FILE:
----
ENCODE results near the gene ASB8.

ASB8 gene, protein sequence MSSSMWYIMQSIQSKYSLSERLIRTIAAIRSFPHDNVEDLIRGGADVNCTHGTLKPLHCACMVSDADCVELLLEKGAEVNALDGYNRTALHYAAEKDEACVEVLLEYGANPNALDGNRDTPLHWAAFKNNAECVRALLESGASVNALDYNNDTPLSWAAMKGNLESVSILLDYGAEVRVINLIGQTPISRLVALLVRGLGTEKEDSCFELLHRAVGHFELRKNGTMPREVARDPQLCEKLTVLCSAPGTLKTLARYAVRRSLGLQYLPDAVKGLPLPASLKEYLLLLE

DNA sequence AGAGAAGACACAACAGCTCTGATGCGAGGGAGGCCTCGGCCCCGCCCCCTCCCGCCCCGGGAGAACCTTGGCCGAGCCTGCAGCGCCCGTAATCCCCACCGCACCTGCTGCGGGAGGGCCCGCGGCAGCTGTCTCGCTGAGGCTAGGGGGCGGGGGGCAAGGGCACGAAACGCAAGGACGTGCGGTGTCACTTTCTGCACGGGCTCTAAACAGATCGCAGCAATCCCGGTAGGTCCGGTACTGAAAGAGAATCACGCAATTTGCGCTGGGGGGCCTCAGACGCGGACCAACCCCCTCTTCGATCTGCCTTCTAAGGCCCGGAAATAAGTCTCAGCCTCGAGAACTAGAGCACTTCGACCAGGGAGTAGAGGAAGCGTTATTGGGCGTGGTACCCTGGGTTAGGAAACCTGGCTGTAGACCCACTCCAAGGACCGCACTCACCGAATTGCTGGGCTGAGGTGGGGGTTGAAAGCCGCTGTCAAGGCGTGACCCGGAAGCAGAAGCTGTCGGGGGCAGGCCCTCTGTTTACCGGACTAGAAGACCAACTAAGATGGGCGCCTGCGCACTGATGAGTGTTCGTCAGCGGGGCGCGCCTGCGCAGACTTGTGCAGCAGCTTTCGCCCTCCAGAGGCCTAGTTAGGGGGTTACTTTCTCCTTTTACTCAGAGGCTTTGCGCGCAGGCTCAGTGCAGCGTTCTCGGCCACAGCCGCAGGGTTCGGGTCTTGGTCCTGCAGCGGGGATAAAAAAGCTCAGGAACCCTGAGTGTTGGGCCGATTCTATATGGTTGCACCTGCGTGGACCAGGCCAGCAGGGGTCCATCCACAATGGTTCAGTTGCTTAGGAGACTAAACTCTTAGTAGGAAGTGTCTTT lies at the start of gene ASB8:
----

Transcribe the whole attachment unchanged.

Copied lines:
ENCODE results near the gene ASB8.

ASB8 gene, protein sequence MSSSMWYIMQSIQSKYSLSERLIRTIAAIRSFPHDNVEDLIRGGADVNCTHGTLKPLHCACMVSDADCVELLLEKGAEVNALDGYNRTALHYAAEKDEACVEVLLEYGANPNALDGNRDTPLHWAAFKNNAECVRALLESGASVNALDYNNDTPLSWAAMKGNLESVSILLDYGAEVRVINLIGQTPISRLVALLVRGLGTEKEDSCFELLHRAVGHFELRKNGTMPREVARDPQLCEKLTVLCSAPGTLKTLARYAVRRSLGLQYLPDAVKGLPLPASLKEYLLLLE

DNA sequence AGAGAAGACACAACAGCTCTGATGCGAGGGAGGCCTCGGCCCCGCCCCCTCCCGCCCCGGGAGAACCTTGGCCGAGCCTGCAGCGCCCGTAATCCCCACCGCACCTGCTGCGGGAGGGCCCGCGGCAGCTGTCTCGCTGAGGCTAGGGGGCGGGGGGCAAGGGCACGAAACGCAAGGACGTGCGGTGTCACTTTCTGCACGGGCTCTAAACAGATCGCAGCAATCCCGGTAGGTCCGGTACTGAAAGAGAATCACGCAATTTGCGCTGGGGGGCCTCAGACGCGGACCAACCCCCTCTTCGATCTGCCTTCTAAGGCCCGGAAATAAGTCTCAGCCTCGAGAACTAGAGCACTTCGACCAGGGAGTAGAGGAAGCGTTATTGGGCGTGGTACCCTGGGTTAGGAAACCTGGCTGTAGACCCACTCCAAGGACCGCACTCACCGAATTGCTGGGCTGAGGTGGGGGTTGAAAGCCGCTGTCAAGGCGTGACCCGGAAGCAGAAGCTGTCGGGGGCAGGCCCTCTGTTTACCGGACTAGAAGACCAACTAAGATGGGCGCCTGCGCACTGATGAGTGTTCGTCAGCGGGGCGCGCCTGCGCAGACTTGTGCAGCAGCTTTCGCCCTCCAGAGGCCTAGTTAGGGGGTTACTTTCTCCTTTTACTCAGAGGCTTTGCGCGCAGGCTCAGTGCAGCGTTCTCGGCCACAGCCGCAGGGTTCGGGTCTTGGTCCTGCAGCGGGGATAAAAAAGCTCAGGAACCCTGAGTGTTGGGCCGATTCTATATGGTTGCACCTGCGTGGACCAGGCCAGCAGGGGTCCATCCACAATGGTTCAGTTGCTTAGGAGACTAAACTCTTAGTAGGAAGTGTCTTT lies at the start of gene ASB8: